September 19, 2003


A radical idea (Tom Purcell, Sept. 19, 2003, Jewish World Review)

This story involves free speech, a lawsuit, a lobster, conservative college students, and some very radical ideas.

Maybe I better explain. [...]

In 1991, a resident assistant at Carnegie Mellon University was required to attend a "Gay and Lesbian Sensitivity Training Session." Pat Mooney participated in the lectures until his supervisor began passing out pink triangles. All resident assistants were told to wear the triangles as a sign of solidarity with gay students.

Mooney, a devout Catholic, declined to wear the pin. He told his supervisor he would not wear it because of his religious-based opposition to the homosexual lifestyle. He was immediately suspended, then terminated the next day.

Mooney's lawyer, Peter Blume, filed a federal lawsuit against the university for violating Mooney's constitutionally-protected right of free speech and religion in the workplace (Title VII of the Civil Rights Act). After five months of negative publicity, the university settled the case in Mooney's favor.

That brings us to the lobster.

Posted by Orrin Judd at September 19, 2003 1:37 PM

Having attended Cow College, where all those bad things happened in the good pl' days, only to leftwingers, I find it hard to generate much outrage for today's oppressed rightists.

I cannot remember one of them ever chiding his fellows 40 years ago.

Maybe it happened, but not where I was.

Posted by: Harry Eagar at September 19, 2003 2:10 PM


Forty years ago the Left was taking over campuses and none of them were given the heave-ho. Heck, remember all the whining when we shot a few of them at Kent State?

Posted by: oj at September 19, 2003 2:13 PM

So if someone breaks out the melted butter and lemon juice in the presence of Lobster Boy (mmmmmmmm, lobster . . .), is that protected speech? Protected conduct? Dinner?

Posted by: Mike Morley at September 19, 2003 4:40 PM

At Cow College the leftist associate professors (we had only two) were given the heave-ho, and I didn't hear a peep about academic freedom, variety of expression etc. from any of the rightwingers who were left.

One of the two, who was sort of smitten by my wife (he gave her his greatest treasure, a sea turtle skeleton, when he departed), made the mistake of taking an appointment at the U. of Athens (Greece, not Georgia) and arriving just after the colonels' revolt. He was denied entrance because of his long hair.

A long, strange trip for a former inmate of a Baptist seminary. My wife still has the turtle.

Posted by: Harry Eagar at September 19, 2003 5:07 PM

Well, we know it wasn't for hitting on students. No school fires profs for that, do they?

Posted by: oj at September 19, 2003 6:32 PM

Princeton does.

My nephew had to sneak around with his Chinese teacher there, though eventually she made an honest man out of him.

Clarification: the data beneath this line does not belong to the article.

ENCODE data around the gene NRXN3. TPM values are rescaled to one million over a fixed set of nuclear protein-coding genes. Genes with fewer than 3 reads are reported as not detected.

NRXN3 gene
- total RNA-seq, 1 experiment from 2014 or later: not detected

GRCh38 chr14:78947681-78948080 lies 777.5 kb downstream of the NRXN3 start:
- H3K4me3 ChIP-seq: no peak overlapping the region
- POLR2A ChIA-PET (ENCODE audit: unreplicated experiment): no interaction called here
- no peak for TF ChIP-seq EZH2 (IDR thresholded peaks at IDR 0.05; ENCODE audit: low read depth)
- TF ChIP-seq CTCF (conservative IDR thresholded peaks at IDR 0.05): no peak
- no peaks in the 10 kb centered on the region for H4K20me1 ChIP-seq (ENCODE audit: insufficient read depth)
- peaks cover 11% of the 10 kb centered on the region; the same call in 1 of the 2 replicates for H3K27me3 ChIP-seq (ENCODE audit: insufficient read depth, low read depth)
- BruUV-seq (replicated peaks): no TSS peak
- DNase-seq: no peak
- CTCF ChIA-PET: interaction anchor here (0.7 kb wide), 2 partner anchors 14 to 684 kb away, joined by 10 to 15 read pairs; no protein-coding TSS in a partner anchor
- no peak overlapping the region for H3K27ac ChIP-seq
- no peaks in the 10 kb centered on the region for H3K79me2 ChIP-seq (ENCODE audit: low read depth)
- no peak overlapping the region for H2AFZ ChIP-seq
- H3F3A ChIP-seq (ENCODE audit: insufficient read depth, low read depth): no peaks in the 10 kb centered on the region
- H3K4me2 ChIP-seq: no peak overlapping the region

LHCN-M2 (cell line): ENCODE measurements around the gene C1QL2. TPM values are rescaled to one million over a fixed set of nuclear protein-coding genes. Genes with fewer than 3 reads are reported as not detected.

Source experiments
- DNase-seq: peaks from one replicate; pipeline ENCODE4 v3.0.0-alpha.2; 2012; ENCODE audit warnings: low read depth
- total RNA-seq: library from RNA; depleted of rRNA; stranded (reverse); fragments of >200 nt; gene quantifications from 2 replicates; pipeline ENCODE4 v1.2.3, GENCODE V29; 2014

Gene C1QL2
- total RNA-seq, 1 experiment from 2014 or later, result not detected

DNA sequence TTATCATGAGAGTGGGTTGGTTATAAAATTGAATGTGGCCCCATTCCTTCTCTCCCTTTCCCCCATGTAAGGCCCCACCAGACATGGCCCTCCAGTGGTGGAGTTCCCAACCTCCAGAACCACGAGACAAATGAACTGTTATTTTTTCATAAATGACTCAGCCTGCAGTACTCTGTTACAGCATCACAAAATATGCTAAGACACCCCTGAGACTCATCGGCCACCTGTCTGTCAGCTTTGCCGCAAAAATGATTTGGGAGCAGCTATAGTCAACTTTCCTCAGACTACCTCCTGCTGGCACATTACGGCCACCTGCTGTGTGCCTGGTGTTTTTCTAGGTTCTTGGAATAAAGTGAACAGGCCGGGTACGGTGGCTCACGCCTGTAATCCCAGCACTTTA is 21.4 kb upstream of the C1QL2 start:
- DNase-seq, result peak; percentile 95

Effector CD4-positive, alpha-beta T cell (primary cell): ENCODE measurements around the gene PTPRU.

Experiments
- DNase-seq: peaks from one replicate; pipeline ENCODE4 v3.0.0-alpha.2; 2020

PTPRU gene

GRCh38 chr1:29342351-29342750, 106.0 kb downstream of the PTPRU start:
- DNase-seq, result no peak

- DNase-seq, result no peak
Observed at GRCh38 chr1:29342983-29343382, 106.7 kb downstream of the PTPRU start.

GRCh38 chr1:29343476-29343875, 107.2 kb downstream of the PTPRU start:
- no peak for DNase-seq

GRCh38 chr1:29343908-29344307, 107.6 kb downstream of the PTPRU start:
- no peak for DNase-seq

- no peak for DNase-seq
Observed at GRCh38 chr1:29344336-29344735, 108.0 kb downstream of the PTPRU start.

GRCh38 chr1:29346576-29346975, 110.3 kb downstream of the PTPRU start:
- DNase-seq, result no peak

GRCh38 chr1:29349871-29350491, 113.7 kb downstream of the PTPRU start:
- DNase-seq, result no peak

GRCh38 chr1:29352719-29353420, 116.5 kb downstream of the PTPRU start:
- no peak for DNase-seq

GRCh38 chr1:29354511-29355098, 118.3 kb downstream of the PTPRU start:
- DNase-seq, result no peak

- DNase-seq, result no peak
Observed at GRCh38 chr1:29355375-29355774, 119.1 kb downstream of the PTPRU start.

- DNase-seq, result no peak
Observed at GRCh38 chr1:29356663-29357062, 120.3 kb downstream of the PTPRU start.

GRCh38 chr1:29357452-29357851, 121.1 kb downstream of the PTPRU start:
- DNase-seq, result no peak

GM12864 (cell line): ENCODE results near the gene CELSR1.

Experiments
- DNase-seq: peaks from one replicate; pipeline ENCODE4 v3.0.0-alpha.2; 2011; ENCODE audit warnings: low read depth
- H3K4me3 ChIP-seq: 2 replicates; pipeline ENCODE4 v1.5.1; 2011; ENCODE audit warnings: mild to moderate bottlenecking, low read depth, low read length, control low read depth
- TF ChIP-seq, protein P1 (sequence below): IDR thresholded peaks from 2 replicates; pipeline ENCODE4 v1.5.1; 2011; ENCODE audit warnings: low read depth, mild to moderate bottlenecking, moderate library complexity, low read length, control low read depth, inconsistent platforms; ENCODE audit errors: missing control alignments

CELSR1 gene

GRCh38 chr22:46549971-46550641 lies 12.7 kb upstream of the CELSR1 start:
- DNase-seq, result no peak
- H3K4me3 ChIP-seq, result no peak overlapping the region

Posted by: Harry Eagar at September 19, 2003 9:45 PM

So she wasn't fired after marrying a student though?

Posted by: oj at September 19, 2003 10:02 PM


I am trying to understand your position, which is unclear to me from your posts. Is it that you believe discrimination based on political beliefs is perfectly acceptable, or that past discrimination justifies retribution today?

Either way, would you then support repeal of the Hatch Act?

Posted by: jd watson at September 19, 2003 10:25 PM

My guess is that Harry detects more than a whiff of hypocrisy.

Posted by: Jeff Guinn at September 20, 2003 5:51 AM


Ah, so hypocrisy justifies discrimination? This is an interesting ethical position. Since there are hypocrites on all sides, should we discriminate against everyone?

Besides, it seems to me a charge of hypocrisy requires that those now complaining be the ones who were guilty of discrimination in the past -- but this does not seem to be the case here.

Posted by: jd watson at September 20, 2003 4:08 PM


No, it doesn't. Hypocrisy doesn't justify anything. But it stinks nonetheless.

Had Cow College conservatives been more assiduous about the principles in question, they might have firmer ground to stand on when their ox started getting gored.

Posted by: Jeff Guinn at September 20, 2003 6:35 PM

Cow college doesn't sound much like NYU 40 years ago.

Posted by: Tom C., Stamford,Ct. at September 21, 2003 1:46 PM

One could argue, conversely, that the left, once it got academic power, forgot its stand on the 1st amendment and academic freedom and forced out its opponents.

In other words, the left are the hypocrites here.

Posted by: Andy at September 21, 2003 6:55 PM

I thought it was clear enough. If you didn't complain on the way up, don't ask my for sympathy on your way down.

There's no shortage of hypocrisy, but the principle is something different.

Remember when Iacocca wanted money from the government but didn't want government to get the profits from its investment?

Posted by: Harry Eagar at September 22, 2003 10:40 PM